The “Gun Violence” Nobody is Talking About

In this divisive political season, we’ve heard about guns at every debate, whether from the right or left. With recent events like the shootings in San Bernardino, California, Roseburg, Oregon, and Charleston, South Carolina, fresh in our minds it’s no wonder this is such a political football. The horrific pain endured in the aftermath of these tragedies leaves an indelible ache in the hearts of family members and friends for the rest of their lives. Accordingly, gun violence is an issue deserving of serious discussion as we seek to keep all people safe while balancing second amendment rights.

But what if I told you there’s a “gun” pointed at every young person daily in this country, destroying lives and futures – not to mention countless marriages and families? And this gun hasn’t registered a blip on the political radar screen even though it affects every single American.

Then what if I told you there’s a message we could share that everyone – regardless of religious or political affiliation could agree on – that could immediately begin to take the bullets out of this “gun?” For some reason, most in our culture seem to a have a flight response every time this particular “gun” is mentioned. We’re not too afraid to participate in firing the “gun” or complacently allowing others to fire it.

Many are too fearful of what others might think to do anything about the “bullets” riddling our families and our defenseless children. Others in our culture, due to being uniformed or misinformed, blithely believe the lie that the “gun” is harmless and even fun. They see merely a water pistol where in fact there is an AK-47.

The name of this “gun” is pornography.

It’s fired at our youth from cell phones, iPads, cable TV, movies, video games, and magazines. In its “softer” forms it’s fired from billboards, network television, and advertisements. Blatantly and arrogantly pornographers wave the “gun” around, selling us a demeaning, degraded view of ourselves in order to line their own pockets. This “gun” is loaded with bullets that tell our young women over and over again that how they look is more important than anything they can achieve through education, hard work, a winning personality, or a tender heart. This “gun” is loaded with bullets that tell our young men in a million ways that the sole value of a woman resides in her appearance and how she can be used as an object for their selfish sexual gratification.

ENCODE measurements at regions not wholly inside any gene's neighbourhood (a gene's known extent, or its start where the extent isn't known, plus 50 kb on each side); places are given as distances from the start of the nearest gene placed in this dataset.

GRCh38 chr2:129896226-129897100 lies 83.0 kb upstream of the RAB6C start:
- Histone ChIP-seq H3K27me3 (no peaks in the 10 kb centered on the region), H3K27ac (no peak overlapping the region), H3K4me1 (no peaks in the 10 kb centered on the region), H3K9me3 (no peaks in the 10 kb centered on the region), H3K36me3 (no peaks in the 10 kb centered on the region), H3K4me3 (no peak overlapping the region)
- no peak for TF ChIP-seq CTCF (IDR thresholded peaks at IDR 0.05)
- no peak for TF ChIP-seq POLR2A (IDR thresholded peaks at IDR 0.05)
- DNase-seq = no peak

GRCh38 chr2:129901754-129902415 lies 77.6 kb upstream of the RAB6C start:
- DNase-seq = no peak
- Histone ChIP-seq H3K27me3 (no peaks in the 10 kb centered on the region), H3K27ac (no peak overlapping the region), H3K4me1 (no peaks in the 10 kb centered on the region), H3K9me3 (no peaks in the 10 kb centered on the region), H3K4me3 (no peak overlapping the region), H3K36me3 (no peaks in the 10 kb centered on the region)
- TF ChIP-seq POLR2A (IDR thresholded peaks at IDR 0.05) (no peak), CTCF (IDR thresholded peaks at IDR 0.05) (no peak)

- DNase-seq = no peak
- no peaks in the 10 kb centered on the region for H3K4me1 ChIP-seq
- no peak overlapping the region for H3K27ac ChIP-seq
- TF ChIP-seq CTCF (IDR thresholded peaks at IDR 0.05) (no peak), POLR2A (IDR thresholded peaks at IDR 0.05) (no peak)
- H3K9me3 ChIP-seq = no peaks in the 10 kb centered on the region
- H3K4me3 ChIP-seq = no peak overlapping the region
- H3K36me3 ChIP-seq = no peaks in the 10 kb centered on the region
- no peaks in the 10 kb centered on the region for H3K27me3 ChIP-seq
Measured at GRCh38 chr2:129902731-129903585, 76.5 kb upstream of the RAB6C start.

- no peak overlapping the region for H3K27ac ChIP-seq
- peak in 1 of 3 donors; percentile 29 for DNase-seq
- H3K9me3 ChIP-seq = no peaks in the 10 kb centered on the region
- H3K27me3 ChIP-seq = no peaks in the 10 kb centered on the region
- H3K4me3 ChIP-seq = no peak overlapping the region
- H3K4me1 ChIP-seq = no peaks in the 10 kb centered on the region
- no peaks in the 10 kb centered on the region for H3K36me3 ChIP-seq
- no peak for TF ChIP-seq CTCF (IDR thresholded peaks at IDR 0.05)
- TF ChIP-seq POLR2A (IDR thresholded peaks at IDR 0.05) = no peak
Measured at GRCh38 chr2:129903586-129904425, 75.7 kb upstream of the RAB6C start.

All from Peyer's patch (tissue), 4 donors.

This “gun” is leaving the children of 56% of our families to deal with the pain of a home shattered by divorce. [1] The bullets from this “gun” are destroying the self-esteem of our children[2] and threatening to permanently change their brain chemistry[3] This “gun” is making increasing numbers of our youth vulnerable to becoming a sex-trafficking statistic, with an estimated 200,000 American children being used for commercial sexual exploitation every year. [4]

Maybe you feel the analogy is misplaced; that actual death is more serious than the death of millions of marriages and families, the death of self-worth in a generation of young people, or the death of human intimacy and dignity for an entire nation. My response would be that loss is loss. And we stand to lose more than we can possibly imagine if we ignore this issue of “gun” control.

Finally, consider this: would you want your daughter, sister, or wife – or your son for that matter – to be in a pornographic film? In a sexted photograph or amateur sex video that winds up on the Internet? Date raped or sexually assaulted by those acting out what they’ve seen glorified in music videos and movies? If not, perhaps you will consider sharing the message with your friends and neighbors, at work and in your house of worship: that every woman is somebody’s daughter; that every man is somebody’s son.

Take a look at the language you use, the “entertainment” you consume and consider how you might change your behavior so as not to contribute to a culture that objectifies human beings. If each one of us can do these two simple things, then maybe we can begin to unload the “gun” and build the kind of world where women, children, and families are valued and cherished.

Until next time,

Steve Siler – Music for the Soul


Originally posted  5/3/16

Using the power of songs and stories as a bridge to hope and healing for those facing life’s most difficult issues


[1] Patrick_F.Fagan Qtd_in “The Effects of Pornography on Individuals, Marriage, Family and Community.” Marriage & Religious Inst. , Family Research Council., Love & Responsibility Project: Center for Study of Catholic Higher Ed. Scribd. Web. 11 Dec. 2009. <>.

[2] Jill Manning. Testimony: U.S. Senate Committee on the Judiciary, 10 Nov. 2005 “Why the Government Should Care about Pornography” Web 3 Dec. 2009

[3] The Psychopharmacology of Pictorial Pornography Restructuring Brain, Mind & Memory & Subverting Freedom of Speech; Judith A. Reisman, Ph.D.,The Institute for Media Education


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